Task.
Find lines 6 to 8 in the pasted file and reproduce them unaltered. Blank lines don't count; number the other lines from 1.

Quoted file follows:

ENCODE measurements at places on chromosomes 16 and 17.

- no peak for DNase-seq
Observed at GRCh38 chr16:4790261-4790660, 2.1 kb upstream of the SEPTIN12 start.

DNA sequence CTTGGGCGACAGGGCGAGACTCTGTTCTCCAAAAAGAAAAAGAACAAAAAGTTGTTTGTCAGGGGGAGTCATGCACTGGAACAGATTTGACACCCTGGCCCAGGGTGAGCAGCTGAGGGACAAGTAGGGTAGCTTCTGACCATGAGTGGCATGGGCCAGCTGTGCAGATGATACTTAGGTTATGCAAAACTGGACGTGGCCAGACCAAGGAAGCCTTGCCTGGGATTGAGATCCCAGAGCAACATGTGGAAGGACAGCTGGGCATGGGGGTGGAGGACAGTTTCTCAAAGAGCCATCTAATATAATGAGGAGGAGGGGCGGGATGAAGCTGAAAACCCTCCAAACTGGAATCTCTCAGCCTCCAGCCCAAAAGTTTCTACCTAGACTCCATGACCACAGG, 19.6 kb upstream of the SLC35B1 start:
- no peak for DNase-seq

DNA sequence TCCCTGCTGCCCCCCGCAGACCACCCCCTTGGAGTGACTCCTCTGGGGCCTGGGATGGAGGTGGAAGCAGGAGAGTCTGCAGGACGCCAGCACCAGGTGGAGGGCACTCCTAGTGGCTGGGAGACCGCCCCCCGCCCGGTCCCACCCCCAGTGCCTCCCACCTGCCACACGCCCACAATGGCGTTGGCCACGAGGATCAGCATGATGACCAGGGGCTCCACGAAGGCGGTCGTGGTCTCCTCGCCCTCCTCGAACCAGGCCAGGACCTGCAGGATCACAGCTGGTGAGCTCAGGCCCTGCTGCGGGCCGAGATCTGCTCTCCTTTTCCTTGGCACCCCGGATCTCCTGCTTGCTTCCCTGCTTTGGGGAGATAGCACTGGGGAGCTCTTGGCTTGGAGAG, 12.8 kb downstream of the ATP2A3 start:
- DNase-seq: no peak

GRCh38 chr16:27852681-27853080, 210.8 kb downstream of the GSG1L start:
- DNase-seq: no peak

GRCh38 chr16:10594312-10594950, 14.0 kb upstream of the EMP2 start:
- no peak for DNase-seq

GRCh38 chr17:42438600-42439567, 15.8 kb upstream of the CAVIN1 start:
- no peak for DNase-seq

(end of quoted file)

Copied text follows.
DNA sequence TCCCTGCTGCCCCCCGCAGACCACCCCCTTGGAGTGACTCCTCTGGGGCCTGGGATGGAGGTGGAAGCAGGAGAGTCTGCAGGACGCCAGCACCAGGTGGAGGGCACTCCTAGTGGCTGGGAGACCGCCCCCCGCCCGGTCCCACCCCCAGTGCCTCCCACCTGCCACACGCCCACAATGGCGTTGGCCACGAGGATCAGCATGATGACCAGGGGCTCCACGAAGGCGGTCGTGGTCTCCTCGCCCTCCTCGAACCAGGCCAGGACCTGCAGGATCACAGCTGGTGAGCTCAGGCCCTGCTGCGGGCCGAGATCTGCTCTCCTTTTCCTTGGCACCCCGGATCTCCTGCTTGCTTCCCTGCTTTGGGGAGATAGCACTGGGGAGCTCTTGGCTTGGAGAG, 12.8 kb downstream of the ATP2A3 start:
- DNase-seq: no peak

GRCh38 chr16:27852681-27853080, 210.8 kb downstream of the GSG1L start: